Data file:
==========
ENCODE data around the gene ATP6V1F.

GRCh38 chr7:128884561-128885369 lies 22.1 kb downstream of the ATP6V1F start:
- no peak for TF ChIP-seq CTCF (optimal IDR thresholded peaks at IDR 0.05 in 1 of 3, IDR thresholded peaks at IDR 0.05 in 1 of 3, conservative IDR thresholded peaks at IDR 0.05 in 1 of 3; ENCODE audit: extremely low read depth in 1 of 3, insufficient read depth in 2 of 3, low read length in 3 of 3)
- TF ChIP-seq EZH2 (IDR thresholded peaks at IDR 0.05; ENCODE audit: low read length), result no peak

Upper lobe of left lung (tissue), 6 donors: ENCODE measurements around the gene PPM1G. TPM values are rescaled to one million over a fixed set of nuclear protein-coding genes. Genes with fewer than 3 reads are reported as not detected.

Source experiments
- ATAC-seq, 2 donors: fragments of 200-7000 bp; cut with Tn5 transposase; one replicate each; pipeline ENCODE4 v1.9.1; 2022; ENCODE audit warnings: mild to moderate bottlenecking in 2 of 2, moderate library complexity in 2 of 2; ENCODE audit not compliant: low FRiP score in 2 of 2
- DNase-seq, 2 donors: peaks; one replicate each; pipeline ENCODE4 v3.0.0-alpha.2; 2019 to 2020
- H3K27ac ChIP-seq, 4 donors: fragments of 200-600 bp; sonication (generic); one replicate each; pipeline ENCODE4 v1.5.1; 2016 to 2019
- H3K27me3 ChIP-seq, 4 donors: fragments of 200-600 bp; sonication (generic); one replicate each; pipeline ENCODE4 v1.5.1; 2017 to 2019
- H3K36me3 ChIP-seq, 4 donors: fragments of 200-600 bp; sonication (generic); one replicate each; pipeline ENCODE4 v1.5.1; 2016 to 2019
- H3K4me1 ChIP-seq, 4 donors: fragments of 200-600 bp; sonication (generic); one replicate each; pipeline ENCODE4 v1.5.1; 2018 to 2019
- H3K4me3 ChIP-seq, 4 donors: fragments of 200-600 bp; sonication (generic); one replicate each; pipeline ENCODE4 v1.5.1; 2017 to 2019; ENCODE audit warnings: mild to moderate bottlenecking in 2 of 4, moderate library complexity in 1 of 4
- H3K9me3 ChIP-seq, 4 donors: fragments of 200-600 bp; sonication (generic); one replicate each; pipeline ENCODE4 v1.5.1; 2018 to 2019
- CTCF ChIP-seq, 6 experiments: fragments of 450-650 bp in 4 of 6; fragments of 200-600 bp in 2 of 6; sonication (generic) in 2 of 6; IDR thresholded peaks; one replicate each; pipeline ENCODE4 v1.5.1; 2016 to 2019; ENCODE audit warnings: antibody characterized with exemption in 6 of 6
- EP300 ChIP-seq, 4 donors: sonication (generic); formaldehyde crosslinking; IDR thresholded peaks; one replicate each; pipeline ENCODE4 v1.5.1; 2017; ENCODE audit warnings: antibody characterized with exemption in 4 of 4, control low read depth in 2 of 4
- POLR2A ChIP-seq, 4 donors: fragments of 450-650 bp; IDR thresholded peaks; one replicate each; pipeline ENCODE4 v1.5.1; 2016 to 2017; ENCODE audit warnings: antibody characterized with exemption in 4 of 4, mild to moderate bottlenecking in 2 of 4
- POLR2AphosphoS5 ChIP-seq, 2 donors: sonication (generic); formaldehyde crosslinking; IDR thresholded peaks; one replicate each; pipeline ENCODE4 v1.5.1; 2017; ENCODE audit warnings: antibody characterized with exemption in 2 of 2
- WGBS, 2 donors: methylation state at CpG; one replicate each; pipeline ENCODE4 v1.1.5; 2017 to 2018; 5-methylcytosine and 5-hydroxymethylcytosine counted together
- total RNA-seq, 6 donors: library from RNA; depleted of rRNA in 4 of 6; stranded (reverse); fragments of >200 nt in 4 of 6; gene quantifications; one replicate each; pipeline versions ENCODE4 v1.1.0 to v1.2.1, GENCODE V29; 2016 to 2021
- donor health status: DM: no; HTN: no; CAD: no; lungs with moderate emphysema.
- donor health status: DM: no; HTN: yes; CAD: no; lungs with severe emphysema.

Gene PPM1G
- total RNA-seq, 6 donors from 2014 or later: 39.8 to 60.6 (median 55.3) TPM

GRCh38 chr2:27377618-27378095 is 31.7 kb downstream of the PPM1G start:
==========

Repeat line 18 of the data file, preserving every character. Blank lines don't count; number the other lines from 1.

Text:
- POLR2AphosphoS5 ChIP-seq, 2 donors: sonication (generic); formaldehyde crosslinking; IDR thresholded peaks; one replicate each; pipeline ENCODE4 v1.5.1; 2017; ENCODE audit warnings: antibody characterized with exemption in 2 of 2